Owing to the screen size of your device, you may obtain a better viewing experience by rotating your device a quarter-turn (to get the so-called “panorama” screen view).
owlcroft logo
An Owlcroft Company
web site.


 Click to 
 email us. 


If you like this site,
please post a link to it!

This is…

That Useful Wine Site

Search, or just roll your cursor over the colored boxes farther below.
Advertisements appear before actual Search results;
click the “x” to dismiss Search-results block.

  Advertisement:


  Site navigation:

  Advertisement:


  Site navigation:

The Listán Prieto Grape


Quick page jumps:


About Listán Prieto

(Synonyms: Criolla Chica, El Paso, Hariri, Listrão, Misión, Mission, Mission’s Grape, Moscatel Negro, Negra Antigua, Negra Corriente, Negra Peruana, País, Palomina Negra, Rosa del Peru, Uva Chica Negra, Uva Negra, Uva Negra Vino, Uva Tinta, Viña Blanca, Viña Negra.)

Background

Map showing the Castilla-La Mancha region of Spain.

Listán Prieto is a red-wine grape originating (like Don Quixote) in the Castilla-La Mancha region of Spain. Like the Don, it has had rather a wild history, starting many centuries ago. In the mid-16th century, it was carried by Franciscan missionaries to the New World, starting in Mexico then on into Chile and the Argentine. By at least 1620, it had further spread into what is now southern California. During this period, the grape, in its new home, was called simply “the Mission grape”, as it was planted at each of the numerous missions established throughout the region. Some centuries on, in the 19th to be exact, the grape became known in Chile, where it was widely planted, as “País”, by which name it is still known there. Meanwhile, still back in the 16th century, the grape was also carried to the Canary Islands, where it somehow became—erroneously—known as “Moscatel Negro” despite being no sort of Muscat relative. So for centuries, the grape was widely established in the New World from southern South America up through southern California and across to what is now Texas. It was the first Vitis vinifera in the New World, and for a long time the only one.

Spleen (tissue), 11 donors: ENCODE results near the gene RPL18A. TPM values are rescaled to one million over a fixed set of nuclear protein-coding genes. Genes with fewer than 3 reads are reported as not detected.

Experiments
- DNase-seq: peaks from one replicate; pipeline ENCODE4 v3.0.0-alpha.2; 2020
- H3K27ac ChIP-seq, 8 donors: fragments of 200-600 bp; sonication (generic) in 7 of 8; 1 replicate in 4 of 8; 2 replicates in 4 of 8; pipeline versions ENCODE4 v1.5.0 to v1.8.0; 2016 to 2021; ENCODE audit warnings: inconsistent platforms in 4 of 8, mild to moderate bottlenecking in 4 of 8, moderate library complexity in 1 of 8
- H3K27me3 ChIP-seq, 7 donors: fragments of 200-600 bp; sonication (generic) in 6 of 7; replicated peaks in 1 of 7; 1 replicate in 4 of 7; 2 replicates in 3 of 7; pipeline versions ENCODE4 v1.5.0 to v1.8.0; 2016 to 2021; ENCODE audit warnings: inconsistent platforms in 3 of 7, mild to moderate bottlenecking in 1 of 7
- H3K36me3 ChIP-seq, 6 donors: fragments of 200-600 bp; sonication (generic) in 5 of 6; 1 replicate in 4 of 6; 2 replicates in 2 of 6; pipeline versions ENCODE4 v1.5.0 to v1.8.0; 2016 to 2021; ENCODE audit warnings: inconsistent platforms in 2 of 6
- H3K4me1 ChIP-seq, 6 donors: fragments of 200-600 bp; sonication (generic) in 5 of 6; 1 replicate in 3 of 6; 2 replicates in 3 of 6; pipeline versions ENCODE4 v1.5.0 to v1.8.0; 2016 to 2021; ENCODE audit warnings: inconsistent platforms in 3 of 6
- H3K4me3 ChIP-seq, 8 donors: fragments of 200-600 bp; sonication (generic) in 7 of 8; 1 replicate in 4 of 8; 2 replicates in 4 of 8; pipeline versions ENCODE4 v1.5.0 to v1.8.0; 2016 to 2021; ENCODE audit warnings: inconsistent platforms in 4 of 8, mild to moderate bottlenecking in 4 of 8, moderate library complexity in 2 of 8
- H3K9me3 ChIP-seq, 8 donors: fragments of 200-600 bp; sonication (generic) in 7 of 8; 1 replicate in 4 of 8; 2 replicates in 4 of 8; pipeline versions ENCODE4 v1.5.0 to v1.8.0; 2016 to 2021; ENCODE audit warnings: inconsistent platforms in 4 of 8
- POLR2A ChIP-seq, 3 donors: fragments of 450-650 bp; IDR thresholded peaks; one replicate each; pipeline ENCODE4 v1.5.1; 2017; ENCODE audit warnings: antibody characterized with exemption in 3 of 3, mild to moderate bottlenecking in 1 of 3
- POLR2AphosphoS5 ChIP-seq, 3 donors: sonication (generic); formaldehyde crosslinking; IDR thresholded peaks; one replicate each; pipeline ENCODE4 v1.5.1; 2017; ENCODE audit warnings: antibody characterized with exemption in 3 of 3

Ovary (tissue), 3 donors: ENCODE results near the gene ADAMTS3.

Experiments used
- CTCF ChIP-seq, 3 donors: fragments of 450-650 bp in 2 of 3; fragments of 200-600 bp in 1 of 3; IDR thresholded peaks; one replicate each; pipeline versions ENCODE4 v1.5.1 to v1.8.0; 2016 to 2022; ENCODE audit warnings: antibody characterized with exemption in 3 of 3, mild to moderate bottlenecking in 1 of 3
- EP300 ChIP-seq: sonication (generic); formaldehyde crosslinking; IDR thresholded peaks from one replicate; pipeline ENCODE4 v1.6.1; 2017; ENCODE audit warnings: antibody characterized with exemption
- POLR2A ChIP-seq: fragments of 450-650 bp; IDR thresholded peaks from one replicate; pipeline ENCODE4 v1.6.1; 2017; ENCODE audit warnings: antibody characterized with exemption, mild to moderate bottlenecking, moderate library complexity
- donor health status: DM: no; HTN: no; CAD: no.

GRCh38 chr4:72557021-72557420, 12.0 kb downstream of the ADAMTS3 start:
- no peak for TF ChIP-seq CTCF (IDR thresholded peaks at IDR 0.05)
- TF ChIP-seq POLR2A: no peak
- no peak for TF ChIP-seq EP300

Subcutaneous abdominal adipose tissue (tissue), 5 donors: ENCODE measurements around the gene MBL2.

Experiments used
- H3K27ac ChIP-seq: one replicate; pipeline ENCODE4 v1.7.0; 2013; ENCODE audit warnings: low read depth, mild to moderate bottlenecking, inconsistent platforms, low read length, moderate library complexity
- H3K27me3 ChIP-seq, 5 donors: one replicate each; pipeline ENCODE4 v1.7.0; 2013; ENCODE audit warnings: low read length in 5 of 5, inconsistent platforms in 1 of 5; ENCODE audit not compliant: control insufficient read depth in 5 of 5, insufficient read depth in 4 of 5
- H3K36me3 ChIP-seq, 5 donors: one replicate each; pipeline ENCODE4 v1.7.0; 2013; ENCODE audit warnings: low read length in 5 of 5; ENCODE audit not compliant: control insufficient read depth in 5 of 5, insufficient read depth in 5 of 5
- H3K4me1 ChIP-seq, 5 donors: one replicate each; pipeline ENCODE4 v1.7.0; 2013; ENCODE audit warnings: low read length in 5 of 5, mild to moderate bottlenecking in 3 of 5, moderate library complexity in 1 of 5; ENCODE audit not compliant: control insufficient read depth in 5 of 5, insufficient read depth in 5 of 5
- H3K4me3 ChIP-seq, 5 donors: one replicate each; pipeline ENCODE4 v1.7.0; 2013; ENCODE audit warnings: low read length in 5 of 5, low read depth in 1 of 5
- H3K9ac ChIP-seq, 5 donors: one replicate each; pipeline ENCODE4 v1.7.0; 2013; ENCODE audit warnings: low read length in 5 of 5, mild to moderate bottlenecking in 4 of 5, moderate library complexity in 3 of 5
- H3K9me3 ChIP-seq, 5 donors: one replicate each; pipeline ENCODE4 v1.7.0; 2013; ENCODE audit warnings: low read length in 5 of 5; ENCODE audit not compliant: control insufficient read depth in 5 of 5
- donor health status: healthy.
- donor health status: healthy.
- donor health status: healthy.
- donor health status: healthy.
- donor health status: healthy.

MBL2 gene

Since the friars made wine for sacramental not esthetic purposes, and were doing so with primitive winemaking methods, the wines from the “Mission” grape were not very good. In consequence, the grape fell into grave disfavor once real wine-making begain in the New World; for a very long time, the grape was considered as being, at best, a passable-eating table grape. But the world turns…

Nowadays, the grape we today call Listán Prieto (one of three Listán grapes, the others being Listán Negro and Listán Blanca, the latter better known as Palomino Fino) has essentially disappeared from Spain, but is grown in four areas: the Canary Islands (as both Listán Prieto and Moscatel Negro), Chile (still as País), California (as Mission, and rarely used for table wines), and Argentina (as Criolla Chica). There may also be some in Peru, but the naming makes determination difficult.

It is from Chile that the modern upswing in the grape’s fortunes comes. As is so often the case with “rescued” varieties, it was largely the work of one dedicated person that drove the revival (in this case, a Frenchman named Louis-Antoine Luyt). Luyt used carbonic maceration to soften the normally harsh tannins of the grape, and thus enhance its fruit qualities. The resultant wines are light-colored and crisply acidic, low in alcohol, with red-fruit flavors that Jancis Robinson calls “tart”, and a fine texture that becomes yet more silken as the wine is bottle-aged.